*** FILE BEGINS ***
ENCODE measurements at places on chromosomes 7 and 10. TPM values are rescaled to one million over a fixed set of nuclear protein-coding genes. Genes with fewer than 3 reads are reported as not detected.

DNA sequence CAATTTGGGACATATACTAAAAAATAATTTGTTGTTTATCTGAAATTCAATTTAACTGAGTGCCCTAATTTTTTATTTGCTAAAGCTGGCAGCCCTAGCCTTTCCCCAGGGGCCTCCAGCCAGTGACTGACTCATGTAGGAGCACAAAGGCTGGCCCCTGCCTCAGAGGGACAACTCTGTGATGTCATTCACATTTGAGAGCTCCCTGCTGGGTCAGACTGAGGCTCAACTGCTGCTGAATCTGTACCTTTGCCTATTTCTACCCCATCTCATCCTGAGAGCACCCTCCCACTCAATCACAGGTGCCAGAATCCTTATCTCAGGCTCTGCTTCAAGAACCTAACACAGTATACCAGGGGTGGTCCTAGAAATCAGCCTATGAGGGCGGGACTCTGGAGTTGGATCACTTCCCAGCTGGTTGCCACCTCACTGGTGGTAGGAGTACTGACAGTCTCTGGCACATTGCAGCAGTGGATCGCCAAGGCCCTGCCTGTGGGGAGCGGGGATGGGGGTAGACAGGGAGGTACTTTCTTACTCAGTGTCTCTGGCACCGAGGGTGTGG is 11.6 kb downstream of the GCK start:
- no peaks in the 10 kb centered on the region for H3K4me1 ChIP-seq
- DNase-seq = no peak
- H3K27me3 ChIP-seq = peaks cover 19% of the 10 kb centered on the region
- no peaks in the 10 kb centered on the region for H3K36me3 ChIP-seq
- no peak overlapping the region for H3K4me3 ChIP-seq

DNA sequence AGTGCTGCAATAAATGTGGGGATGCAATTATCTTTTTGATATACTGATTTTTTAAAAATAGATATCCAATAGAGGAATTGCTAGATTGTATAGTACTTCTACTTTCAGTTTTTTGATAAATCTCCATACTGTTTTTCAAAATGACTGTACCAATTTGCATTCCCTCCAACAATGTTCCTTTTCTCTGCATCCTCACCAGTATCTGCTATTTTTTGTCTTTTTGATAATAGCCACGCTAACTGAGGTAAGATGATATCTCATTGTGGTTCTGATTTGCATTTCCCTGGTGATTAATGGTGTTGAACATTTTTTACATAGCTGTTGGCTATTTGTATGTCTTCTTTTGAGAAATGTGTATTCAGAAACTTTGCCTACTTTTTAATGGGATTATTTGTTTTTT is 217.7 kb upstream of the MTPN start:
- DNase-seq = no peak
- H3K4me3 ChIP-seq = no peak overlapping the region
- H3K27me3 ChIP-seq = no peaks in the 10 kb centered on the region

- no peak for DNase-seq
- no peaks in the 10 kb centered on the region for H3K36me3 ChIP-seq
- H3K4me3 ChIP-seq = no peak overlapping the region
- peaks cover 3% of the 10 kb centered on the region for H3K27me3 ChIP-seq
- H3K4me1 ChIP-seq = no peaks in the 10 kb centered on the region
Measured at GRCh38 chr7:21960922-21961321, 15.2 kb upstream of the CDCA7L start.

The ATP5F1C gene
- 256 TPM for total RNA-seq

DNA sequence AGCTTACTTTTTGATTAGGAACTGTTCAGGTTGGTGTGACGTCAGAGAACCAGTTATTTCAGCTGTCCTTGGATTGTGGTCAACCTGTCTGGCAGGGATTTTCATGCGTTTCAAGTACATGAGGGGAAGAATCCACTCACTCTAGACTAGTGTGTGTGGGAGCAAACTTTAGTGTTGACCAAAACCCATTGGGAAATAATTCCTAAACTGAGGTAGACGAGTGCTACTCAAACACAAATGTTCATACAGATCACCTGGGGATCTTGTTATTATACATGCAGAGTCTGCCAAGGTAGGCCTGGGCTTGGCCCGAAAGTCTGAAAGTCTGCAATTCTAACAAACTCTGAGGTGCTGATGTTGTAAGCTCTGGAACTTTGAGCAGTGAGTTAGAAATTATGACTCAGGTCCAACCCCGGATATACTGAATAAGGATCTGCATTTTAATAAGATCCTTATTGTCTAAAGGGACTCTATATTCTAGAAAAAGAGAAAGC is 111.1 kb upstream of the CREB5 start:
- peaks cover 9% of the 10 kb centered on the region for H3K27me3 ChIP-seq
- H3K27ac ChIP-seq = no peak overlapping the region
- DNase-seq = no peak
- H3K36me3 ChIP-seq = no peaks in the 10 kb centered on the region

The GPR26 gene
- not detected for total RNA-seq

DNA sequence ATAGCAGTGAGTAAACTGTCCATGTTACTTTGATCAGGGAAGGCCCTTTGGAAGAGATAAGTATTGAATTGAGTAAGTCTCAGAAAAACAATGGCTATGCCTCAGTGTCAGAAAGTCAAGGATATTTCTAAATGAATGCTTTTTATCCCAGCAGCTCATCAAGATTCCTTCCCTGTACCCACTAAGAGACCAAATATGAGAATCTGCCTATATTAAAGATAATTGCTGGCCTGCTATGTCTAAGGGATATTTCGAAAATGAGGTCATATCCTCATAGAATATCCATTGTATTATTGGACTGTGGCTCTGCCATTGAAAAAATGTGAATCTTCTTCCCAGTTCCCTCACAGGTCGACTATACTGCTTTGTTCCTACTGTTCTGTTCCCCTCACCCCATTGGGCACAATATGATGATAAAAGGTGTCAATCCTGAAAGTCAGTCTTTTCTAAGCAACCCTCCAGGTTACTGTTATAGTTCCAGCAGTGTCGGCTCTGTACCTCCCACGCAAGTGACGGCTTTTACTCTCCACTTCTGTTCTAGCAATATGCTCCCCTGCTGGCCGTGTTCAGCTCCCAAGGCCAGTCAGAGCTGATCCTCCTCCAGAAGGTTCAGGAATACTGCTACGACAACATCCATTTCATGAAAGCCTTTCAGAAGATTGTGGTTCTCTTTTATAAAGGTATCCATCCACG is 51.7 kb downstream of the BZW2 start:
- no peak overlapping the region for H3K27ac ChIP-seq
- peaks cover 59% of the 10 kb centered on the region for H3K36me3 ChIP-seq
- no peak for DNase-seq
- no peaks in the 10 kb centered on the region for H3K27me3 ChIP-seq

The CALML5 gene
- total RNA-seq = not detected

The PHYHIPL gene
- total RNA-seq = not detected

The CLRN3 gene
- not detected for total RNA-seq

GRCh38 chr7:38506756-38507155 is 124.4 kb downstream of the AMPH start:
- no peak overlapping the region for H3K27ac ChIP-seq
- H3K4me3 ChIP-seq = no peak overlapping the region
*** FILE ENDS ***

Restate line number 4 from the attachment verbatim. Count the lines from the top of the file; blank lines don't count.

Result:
- DNase-seq = no peak